The Archivist, The Scholar, and Access to Historic Television Materials
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The Archivist, the Scholar, and Access to Historic Television Materials

It is my hope to be able to prove that television is the greatest step forward we have yet made in the preservation of humanity. It will make of this Earth the paradise we have all envisioned, but have never seen.

—Professor James Houghland, in Murder By Television (Cameo Pictures Corp., 1935)

Professor Houghland could have been a television archivist. He had devotion to the medium and hope for the future, and he even believed television could preserve humanity. Seventy-two years later, the question is, can humanity preserve television? As an archivist, I say the answer is yes, though the full scope of the work may be unknown to scholars. Those seeking more television programs to study may ask, "Why isn't this series on DVD? Does this episode still exist, and can I view it?" The truth is that a great deal of television's history has been lost over the years, but, despite this, more programs exist than you may know of, and many areas of television remain unexamined. Archivists are eager to guide you through their holdings and explain why not all of television is necessarily easy to get to, but that efforts expended in this direction can benefit both archivist and scholar in the twenty-first century.

To turn the old adage around, "the more things remain the same, the more things change." Television remains television, but the vehicles for content delivery have changed radically from television sets with rabbit ears, a rooftop antenna, or cable, to computers, iPods, and cell phones. Television archivists must keep up with the changes not only regarding what programs will come to the archives, but in what formats they will arrive.

Television historian William Boddy astutely states that "contemporary television studies struggles to come to grips with new academic contexts and a shifting object of study."1 The archivist must come to grips with new institutional contexts (such as changes in mandate, in location, or place in institutional priorities), and a shifting object of funding to obtain and maintain the materials scholars seek to study. For the amount of television programs extant and those being discovered every day, there are not enough resources available to preserve this heritage.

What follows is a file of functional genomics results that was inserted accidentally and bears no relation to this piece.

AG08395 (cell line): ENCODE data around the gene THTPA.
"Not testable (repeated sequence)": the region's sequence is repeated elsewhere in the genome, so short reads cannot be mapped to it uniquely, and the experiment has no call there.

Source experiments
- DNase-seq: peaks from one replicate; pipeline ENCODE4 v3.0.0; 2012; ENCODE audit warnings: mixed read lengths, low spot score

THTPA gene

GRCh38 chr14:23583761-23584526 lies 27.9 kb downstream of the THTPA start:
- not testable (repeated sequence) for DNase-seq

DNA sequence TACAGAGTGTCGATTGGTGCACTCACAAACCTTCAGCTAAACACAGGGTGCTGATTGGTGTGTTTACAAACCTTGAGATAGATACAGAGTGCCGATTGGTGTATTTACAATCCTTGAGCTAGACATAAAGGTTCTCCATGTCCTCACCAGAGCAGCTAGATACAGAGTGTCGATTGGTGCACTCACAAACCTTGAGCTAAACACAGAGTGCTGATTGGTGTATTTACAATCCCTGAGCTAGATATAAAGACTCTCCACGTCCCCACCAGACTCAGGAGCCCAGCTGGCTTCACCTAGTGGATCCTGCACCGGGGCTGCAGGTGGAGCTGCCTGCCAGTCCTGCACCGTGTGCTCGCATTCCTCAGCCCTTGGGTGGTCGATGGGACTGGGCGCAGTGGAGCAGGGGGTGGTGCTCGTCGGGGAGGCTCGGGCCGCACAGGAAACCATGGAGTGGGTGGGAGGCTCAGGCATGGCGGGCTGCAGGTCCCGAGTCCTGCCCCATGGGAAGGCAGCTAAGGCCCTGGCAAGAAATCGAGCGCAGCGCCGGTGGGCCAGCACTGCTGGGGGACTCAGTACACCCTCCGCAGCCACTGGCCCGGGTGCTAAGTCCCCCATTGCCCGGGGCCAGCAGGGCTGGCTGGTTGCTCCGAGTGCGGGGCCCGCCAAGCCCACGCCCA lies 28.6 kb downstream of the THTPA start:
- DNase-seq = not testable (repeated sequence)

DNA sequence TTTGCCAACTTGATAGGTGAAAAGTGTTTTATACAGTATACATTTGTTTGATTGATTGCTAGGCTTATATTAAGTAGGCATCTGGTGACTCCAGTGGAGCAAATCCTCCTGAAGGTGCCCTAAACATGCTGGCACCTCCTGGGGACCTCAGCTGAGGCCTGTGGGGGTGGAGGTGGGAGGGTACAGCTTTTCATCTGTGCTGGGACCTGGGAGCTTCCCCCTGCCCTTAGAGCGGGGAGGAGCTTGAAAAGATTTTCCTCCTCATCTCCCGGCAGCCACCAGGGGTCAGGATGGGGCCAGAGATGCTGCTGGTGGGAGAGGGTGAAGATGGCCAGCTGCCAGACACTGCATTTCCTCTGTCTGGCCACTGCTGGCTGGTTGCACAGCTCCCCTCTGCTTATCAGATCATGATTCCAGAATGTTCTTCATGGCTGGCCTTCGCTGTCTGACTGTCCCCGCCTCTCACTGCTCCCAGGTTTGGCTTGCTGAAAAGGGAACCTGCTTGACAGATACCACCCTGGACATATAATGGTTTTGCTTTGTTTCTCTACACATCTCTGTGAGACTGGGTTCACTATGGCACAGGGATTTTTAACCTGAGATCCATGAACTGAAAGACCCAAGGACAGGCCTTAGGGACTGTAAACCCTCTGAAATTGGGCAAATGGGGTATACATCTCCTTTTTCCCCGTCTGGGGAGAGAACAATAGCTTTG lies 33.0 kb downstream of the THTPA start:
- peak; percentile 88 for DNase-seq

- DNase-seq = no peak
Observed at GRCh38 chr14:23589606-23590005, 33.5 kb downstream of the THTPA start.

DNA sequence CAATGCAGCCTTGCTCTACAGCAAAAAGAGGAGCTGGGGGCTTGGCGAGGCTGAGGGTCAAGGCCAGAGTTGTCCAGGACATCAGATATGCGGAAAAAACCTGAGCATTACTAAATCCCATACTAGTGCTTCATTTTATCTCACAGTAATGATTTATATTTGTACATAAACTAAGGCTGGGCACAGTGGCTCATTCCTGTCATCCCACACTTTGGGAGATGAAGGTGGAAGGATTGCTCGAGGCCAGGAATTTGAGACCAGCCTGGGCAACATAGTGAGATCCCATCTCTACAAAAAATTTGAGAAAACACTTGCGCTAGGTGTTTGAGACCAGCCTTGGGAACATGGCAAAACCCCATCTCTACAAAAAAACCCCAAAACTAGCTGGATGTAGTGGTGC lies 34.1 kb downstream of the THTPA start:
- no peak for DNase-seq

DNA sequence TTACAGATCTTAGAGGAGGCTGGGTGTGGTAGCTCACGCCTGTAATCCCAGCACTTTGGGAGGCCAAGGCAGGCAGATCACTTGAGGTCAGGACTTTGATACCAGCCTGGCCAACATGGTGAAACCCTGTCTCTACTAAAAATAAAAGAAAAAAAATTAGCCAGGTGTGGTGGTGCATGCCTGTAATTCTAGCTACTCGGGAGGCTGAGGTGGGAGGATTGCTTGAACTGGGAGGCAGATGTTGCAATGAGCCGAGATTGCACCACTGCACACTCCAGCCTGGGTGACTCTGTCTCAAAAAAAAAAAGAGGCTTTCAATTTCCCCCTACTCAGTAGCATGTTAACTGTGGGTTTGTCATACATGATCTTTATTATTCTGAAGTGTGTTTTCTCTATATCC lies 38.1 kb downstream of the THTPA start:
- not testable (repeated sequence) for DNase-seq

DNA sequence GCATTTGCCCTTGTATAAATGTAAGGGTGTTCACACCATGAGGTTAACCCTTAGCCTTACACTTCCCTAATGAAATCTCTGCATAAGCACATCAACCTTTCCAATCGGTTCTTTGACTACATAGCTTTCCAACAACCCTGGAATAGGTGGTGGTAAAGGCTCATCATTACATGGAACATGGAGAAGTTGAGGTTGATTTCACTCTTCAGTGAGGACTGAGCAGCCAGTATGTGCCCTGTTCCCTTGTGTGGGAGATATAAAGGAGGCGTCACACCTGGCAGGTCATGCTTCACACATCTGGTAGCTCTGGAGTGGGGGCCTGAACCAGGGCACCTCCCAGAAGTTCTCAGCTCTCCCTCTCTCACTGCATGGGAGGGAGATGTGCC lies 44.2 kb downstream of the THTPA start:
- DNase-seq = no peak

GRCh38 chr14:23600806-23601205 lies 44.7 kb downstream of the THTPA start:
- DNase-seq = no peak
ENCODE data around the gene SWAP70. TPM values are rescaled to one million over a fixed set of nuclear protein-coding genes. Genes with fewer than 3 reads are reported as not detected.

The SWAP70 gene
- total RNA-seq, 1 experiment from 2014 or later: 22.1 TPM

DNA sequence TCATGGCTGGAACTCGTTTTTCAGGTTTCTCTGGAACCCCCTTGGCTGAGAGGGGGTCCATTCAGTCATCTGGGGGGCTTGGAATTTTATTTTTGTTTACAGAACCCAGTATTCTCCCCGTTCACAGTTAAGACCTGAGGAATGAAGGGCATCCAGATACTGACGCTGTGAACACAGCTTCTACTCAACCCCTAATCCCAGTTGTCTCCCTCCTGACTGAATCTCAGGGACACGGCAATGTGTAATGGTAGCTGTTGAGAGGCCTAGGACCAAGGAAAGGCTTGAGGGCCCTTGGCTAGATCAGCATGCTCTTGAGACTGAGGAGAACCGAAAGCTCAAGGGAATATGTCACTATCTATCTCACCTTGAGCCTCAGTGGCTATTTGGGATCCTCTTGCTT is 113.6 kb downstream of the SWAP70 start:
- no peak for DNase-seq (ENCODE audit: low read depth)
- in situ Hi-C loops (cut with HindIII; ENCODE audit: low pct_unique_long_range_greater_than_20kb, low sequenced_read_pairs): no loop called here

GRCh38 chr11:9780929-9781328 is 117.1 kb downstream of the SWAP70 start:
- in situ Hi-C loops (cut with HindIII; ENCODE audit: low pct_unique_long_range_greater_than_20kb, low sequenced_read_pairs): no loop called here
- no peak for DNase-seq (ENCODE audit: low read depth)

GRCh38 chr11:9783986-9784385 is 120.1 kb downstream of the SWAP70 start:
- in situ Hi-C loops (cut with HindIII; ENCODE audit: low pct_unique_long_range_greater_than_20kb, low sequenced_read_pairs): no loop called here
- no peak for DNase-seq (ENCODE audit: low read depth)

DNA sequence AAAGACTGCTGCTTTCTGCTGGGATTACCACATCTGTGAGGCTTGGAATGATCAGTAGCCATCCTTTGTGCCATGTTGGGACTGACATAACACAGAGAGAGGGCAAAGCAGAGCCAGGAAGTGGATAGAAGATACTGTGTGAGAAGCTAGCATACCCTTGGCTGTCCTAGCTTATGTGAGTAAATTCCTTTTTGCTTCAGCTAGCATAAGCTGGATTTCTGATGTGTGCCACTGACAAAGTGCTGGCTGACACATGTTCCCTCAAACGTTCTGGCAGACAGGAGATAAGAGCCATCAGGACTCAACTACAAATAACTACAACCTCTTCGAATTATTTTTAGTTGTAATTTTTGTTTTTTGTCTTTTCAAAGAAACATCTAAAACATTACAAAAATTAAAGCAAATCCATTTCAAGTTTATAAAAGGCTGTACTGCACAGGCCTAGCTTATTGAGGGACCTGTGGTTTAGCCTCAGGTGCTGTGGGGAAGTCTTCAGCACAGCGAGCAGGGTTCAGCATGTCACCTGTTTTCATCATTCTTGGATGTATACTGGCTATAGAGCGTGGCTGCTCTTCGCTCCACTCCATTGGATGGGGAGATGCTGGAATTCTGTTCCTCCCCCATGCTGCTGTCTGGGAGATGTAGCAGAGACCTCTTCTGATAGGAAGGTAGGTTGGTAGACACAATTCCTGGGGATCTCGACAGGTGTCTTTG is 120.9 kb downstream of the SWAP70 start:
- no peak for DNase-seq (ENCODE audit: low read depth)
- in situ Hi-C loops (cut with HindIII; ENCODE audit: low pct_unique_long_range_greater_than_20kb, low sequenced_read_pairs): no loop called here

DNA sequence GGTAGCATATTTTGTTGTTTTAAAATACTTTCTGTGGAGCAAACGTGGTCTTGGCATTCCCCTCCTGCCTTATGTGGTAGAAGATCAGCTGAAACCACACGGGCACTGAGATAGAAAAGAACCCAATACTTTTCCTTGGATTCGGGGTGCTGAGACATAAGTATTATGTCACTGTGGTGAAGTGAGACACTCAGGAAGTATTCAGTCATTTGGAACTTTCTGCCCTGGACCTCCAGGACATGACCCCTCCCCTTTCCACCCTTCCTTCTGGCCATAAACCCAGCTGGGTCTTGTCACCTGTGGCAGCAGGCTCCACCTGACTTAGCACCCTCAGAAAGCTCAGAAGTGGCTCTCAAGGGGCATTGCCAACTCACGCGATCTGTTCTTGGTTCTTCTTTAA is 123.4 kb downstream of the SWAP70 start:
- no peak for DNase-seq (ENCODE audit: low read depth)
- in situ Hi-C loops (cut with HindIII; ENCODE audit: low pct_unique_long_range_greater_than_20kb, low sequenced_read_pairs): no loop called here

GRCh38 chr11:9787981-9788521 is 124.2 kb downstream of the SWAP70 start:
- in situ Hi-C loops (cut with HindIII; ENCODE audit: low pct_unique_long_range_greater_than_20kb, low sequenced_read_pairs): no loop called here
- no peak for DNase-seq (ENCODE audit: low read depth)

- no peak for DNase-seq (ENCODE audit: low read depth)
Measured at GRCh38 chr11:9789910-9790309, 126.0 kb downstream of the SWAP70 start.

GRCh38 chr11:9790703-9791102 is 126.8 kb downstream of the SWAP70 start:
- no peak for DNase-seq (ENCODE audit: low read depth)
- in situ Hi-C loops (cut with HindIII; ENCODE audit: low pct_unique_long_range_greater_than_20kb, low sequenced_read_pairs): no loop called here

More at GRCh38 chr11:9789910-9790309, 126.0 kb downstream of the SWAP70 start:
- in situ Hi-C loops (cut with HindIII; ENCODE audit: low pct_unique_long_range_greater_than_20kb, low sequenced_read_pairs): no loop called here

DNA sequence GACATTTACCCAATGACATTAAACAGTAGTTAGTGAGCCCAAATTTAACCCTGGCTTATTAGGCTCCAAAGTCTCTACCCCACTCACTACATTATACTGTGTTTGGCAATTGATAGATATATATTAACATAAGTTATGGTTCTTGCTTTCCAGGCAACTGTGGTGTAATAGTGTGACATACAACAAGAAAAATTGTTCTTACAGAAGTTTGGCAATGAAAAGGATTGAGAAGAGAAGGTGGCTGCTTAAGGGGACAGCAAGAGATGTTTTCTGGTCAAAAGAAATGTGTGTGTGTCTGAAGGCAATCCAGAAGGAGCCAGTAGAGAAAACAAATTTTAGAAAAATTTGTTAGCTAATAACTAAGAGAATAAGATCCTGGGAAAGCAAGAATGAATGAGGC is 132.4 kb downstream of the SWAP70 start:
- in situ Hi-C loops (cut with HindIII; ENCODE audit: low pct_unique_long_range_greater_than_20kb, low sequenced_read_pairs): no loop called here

Since its invention, television has been and remains one of our most fragile cultural assets. To highlight this fact, the Library of Congress published in 1997 a five-volume Study of the Current State of American Television and Video [End Page 129] Preservation.2 The study includes testimony from television pioneers, archivists, and scholars offered to a Library of Congress panel in March 1996 in Los Angeles, New York, and Washington, D.C. These television scholars and archivists discussed how little preservation of television programming has been undertaken to date and elaborated upon an assortment of problems that complicate preservation efforts: chemical and physical problems with the carriers on which programs were recorded, the devastating loss of news footage and entertainment programs, difficulty with access, lack of preservation funds, and equipment obsolescence. Since the publication of the five-volume study, image preservation has improved tremendously and archivists are facing the challenges inherent in preserving and providing access to this mechanically dependent, chemically based historical product.

The fragility of the material is a significant problem. Unless a kinescope recording on 16 mm film was made of an early live broadcast—and that reel of film saved—that program no longer physically exists. Two-inch videotape debuted in 1956 and was so expensive that networks repeatedly reused tapes to save money, erasing thousands of early programs (e.g., Johnny Carson's early Tonight Show tapes). Yet unique kinescopes and programs on two-inch videotape do exist in archives as valuable windows into early television programming. Three-quarter inch U-Matic videotape, long a staple of broadcasting for its economical and portable nature, was used in thousands of TV stations. It is now one of the most ubiquitous and simultaneously most endangered broadcast formats in archives due to its inherent fragility—it was never designed to be stored long term. As local television stations and network affiliates expanded in the...